Being successful today means being with the customer. The closer you are to the customer the more power and influence you have.
I used to know an editor of a specialist magazine. He spent four days of every week with his readers. He talked to them, listened to them, observed them. Only on Fridays did he come into the office. He was a very successful editor.
I met him years later. He had been excited by the web and had taken a job as a web editor for a large website. But he wasn’t excited when I met him. He was frustrated and a bit depressed. Now, Monday to Friday he was in the office. He hadn’t seen a reader (customer) in a year.
The result? A bloated, ego-driven website, full of vain content and lots of unnecessary and hard-to-use features. A website that was really hard to navigate, almost impossible to search and pretty useless overall. And he knew it. He used to be an editor, refusing far more than he published because he knew exactly what his readers wanted from the four days a week he spent with them.
Now, he was a web professional. Another term for a web professional is a put-it-upper (from the Latin put-it-uppo). He was very good at putting stuff up.
This is a story I started telling around the year 2000. I didn’t think it would still be relevant in 2014. But unfortunately, it is.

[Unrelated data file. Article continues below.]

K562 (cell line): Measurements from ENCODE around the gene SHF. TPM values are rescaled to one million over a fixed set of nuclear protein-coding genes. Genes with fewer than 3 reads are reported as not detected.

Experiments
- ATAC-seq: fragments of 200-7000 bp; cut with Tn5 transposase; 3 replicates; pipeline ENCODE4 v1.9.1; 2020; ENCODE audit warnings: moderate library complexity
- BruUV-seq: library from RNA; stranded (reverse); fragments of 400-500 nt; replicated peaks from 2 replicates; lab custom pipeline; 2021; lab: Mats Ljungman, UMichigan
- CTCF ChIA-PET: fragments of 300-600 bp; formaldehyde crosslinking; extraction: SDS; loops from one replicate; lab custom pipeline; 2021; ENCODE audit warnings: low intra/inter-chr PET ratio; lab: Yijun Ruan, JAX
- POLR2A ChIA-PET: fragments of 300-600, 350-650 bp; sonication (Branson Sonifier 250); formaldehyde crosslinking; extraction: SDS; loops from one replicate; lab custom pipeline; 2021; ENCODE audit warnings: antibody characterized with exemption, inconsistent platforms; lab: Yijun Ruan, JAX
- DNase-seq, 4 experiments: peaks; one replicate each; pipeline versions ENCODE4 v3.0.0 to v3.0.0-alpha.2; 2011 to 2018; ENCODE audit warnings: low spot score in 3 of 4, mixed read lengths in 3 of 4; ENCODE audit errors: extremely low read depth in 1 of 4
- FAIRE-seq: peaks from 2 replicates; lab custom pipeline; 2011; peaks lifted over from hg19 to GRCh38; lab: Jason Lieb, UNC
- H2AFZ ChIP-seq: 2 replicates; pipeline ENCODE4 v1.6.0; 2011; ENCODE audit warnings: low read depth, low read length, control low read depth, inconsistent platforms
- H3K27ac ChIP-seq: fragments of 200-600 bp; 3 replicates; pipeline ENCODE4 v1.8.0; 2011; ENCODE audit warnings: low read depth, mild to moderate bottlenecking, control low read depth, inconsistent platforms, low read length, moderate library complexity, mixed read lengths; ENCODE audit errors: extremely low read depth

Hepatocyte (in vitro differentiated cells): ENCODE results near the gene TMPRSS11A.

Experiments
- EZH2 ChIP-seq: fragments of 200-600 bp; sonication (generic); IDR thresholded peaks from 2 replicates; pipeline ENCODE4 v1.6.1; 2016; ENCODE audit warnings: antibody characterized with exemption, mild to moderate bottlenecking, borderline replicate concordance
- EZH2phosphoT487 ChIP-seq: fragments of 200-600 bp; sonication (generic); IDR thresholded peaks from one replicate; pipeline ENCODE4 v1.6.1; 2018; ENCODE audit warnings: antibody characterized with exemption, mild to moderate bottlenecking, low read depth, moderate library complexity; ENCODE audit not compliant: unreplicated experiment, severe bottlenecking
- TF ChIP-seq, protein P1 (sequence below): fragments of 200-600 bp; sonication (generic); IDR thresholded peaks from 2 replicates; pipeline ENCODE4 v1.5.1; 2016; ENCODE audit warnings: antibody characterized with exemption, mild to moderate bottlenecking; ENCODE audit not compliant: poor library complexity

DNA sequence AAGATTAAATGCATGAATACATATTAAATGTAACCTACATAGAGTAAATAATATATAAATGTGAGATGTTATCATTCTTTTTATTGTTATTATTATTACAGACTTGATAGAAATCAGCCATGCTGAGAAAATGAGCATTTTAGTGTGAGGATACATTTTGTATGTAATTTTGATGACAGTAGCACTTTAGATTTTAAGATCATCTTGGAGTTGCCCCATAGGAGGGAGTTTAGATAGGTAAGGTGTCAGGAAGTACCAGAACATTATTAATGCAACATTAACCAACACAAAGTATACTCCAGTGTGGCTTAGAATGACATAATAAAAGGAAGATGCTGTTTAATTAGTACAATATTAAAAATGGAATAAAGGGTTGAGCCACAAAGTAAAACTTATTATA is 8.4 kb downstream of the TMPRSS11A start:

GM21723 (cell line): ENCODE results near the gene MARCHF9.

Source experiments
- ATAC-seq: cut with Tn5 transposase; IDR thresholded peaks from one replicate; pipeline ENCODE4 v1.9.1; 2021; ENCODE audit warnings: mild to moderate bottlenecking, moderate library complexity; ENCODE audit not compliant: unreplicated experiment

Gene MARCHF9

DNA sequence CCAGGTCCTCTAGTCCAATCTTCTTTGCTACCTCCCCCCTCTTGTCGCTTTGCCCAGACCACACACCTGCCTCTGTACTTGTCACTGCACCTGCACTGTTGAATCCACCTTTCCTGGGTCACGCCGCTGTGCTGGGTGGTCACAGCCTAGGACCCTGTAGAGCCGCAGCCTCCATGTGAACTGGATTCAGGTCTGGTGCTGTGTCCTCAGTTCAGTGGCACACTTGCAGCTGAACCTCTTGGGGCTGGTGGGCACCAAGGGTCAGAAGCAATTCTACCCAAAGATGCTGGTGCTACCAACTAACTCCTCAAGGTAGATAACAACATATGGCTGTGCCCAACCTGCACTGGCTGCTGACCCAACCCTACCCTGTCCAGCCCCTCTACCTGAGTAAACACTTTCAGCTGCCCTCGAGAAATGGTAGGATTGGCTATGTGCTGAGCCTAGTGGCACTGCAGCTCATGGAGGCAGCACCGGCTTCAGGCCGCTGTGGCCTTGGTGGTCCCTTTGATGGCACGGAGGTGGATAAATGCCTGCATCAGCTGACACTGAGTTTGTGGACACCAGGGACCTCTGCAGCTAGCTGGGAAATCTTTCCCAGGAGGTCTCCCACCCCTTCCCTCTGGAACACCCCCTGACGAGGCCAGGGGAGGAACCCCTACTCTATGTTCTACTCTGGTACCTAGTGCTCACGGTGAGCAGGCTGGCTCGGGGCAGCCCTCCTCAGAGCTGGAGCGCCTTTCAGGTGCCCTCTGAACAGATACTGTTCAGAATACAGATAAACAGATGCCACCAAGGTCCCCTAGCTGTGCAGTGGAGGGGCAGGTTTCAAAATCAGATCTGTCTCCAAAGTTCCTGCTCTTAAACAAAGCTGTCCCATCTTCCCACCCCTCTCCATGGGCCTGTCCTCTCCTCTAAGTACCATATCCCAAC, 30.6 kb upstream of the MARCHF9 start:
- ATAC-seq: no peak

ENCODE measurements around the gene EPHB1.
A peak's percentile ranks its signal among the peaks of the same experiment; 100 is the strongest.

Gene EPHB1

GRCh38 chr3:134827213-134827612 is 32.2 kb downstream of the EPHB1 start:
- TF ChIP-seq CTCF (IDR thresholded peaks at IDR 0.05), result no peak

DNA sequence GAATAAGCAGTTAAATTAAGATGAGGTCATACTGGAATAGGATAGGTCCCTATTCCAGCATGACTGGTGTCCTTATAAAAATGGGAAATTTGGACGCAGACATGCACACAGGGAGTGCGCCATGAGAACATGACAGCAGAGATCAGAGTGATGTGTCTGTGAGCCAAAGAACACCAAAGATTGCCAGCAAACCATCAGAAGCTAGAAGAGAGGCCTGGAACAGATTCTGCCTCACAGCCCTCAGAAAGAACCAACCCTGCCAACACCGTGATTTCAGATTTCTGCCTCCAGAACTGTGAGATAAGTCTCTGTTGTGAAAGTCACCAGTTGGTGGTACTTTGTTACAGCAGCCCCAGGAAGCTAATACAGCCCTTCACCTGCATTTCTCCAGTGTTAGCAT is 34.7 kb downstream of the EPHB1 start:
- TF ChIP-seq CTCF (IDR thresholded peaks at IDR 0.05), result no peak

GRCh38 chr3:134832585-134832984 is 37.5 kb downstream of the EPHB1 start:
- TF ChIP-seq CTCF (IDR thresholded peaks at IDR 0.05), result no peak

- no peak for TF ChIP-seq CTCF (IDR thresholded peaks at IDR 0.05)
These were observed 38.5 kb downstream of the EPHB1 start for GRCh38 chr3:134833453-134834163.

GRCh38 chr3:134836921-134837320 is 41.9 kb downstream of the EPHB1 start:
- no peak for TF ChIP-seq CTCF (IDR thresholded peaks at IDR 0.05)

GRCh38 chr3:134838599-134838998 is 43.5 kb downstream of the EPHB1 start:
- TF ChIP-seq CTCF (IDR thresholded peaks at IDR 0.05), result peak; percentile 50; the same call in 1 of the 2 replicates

For a great many web professionals the customer remains invisible. Of all the conferences and workshops I have done over the years, I can’t remember meeting a single web professional who spends four days of every week with customers. Not a single one.
Whatever culture web teams have it is rarely a culture centered on the customer. We must change that. Developing a culture of the customer is vital to our success. How to do that? First, we must develop a genuine will and desire to regularly interact with our customers. We need to hire people who are highly empathic and curious about people. We need less content people, less design people, less technology people and more people people.
But even when we develop the desire there will be barriers. Often, the organization doesn’t want the web team interacting too much with the customer. “Corporate design leaders have not typically grown up with that sort of power,” Robert Fabricant writes. “They are more diplomats than enforcers. Typically they need a strong partner in the exec suite to open the doors to key customers.”
Often, when web teams don’t have access to customers they invent personas. I worked with personas for years, and one day it struck me that I had never seen an ugly persona. Wherever there were pictures associated with personas, they were all beautiful people. Mythical people, fictional people, perfect customers -- who didn’t exist except in the minds of the web teams.
Personas increase the risk of feature bloat, according to Mike Long. He states that they are developed because:
- The customer is missing or does not actually exist
- The organizations has a preference for analyzing personas through the myopia of roles, job titles and demographics
- The organization is unreasonably paranoid about engineers making decisions without empathy for customers
There is no substitute for regular interaction with real customers. When it comes to customers, you can’t beat the real thing.